Since I last posted in here:
Customs and Cultures by Eugene A. Nida. Basically it describes various customs of cultures around the world, with a focus of aboriginal cultures.
The Liberty of Obedience, a collection of essays by Elizabeth Elliot. Overall the essays stress the standard of acting in love as more important than avoiding something that might appear sinful to someone else, the importance of not judging other cultures by our own cultural standards, the uselessness of avoiding “worldly” things for the sake of piety, and that the rules in the Bible are meant to be practiced with discernment according to the situation.
Anne of Green Gables by L.M. Montgomery. I understand now why Anne is such a beloved character and this book is so famous. Also, Prince Edward Island sounds incredibly beautiful.
Literature of the Eastern World, an anthology of Chinese, Babylonian, Hebrew, Hindustani, Burmese, Islamic, and Japanese literature compiled by the editors James E. Miller, Jr., Robert O’Neil, and Helen McDonnell (1970). Skipped some sections because I had already read them, but of everything I did read, I enjoyed the Chinese poetry best, followed by the Hebrew poetry. Not really familiar enough with Eastern literature to evaluate the editors' choices of what to include, but I do wish that it had had more commentary and annotation.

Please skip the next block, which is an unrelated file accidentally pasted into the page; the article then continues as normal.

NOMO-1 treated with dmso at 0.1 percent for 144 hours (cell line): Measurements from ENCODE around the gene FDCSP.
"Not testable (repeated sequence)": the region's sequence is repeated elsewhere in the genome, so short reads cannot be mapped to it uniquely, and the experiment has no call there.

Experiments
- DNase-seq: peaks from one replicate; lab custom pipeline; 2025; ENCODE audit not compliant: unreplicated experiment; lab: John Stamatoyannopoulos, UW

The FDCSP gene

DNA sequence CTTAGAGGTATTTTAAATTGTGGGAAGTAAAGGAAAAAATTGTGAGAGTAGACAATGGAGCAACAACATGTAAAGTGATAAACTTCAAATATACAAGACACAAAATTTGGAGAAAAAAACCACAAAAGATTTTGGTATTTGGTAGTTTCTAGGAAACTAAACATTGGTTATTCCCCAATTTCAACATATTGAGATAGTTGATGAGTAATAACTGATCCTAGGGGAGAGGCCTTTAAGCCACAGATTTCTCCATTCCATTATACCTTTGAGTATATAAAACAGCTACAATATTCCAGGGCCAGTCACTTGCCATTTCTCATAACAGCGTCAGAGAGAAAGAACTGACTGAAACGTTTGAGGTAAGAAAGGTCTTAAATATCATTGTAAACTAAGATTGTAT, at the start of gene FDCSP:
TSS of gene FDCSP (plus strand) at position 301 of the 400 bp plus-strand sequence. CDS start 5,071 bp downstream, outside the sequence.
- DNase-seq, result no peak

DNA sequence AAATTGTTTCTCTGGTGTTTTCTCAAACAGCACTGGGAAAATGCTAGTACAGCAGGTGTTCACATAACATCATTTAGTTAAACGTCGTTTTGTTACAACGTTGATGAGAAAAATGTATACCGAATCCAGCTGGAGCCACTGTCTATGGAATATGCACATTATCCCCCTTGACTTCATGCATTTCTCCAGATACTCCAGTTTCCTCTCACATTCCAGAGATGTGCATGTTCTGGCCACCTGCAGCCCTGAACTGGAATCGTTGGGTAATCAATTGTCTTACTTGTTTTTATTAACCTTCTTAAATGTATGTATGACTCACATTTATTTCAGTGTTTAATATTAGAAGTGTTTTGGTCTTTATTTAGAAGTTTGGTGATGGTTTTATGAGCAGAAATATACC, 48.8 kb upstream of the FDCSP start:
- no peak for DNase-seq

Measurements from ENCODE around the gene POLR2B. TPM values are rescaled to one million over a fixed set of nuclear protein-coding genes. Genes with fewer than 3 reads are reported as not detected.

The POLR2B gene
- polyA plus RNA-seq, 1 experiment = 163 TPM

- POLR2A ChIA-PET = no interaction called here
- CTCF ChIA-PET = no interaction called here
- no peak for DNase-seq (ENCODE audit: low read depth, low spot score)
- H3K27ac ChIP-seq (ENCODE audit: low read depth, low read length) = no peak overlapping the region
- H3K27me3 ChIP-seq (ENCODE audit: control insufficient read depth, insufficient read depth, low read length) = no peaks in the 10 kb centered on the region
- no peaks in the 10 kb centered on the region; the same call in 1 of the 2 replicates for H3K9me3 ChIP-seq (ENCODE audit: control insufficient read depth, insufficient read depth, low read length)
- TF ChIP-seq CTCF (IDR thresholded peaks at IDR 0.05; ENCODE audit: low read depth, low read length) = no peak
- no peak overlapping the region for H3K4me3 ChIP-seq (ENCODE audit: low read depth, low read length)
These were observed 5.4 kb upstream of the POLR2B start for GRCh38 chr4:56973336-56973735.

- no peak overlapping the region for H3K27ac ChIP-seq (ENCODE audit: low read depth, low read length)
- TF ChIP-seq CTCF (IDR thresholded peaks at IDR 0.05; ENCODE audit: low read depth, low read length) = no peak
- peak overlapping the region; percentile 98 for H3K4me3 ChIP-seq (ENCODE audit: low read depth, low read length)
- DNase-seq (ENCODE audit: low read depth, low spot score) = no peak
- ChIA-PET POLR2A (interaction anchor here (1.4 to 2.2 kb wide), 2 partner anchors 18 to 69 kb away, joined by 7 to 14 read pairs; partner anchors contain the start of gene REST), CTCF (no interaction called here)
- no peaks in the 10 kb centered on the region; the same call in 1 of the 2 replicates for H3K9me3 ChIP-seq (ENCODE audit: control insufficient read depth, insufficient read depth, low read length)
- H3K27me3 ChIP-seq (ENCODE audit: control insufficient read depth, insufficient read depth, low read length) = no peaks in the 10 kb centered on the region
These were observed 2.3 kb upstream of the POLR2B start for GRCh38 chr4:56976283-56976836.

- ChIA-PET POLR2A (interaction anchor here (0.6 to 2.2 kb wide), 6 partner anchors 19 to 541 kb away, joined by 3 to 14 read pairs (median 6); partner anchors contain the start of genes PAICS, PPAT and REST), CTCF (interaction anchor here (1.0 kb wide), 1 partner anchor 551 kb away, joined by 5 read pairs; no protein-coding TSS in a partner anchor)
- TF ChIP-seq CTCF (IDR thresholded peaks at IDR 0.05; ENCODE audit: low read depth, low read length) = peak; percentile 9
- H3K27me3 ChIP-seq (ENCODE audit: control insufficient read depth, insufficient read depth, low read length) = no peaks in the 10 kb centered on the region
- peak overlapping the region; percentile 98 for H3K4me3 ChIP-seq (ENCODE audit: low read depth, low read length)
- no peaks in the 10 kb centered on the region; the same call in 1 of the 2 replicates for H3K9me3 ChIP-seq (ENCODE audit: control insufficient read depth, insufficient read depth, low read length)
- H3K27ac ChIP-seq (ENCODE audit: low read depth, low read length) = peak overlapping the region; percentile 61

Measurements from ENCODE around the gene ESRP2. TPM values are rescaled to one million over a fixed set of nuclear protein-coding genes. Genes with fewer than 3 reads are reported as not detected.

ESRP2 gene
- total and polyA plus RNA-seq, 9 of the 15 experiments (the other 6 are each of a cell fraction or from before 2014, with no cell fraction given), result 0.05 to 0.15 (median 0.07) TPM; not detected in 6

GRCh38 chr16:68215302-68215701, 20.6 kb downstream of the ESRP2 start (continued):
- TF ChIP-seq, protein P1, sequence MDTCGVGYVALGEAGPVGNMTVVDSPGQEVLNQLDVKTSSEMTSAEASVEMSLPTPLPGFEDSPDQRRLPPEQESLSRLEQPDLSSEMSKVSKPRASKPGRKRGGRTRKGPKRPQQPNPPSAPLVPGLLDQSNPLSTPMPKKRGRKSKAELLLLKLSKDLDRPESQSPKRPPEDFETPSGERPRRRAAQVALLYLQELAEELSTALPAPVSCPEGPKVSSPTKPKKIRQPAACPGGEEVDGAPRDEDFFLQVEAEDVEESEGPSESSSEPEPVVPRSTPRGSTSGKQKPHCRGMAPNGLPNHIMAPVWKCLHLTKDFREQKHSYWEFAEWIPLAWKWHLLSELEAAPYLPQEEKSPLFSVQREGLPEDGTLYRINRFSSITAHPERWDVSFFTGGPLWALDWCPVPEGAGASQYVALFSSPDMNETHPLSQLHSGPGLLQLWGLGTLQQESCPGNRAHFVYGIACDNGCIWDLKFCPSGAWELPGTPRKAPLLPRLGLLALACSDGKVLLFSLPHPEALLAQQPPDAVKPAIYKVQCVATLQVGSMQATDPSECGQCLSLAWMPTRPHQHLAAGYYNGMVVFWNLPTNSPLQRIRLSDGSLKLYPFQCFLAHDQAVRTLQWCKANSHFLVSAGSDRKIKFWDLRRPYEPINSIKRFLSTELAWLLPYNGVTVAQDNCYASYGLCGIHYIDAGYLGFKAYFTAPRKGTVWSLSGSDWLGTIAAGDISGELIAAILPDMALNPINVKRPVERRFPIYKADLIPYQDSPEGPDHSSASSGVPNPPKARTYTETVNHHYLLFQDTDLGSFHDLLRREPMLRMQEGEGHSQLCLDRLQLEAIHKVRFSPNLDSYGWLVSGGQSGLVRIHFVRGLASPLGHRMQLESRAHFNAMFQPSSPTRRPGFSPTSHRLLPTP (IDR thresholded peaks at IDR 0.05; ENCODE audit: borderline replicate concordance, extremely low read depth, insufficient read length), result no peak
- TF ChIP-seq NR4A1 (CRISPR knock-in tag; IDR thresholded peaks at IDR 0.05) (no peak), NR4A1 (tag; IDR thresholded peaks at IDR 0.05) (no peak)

The Inner Voice of Love by Henri Nouwen. Occasionally I was able to tell that something Nouwen said was valuable because it matches up with my own experience. However, it’s an intensely internal book about Nouwen’s spiritual journey during a difficult time in his life, and for much of the book I wasn’t able to identify what he said or connect it to my experience, so in those cases I felt that I had no frame of reference to be able to evaluate what he said. Thus, with a few exceptions, I felt that most of the book was not something I can apply to my own life.
A Serious Call to a Devout and Holy Life by William Law: As much as I hate to not finish reading a book once I have seriously started it, I might not finish this one. I've read the first half, and while I do appreciate what the author is trying to do, he is unbelievably long-winded and repetitive, and his logic is not always good.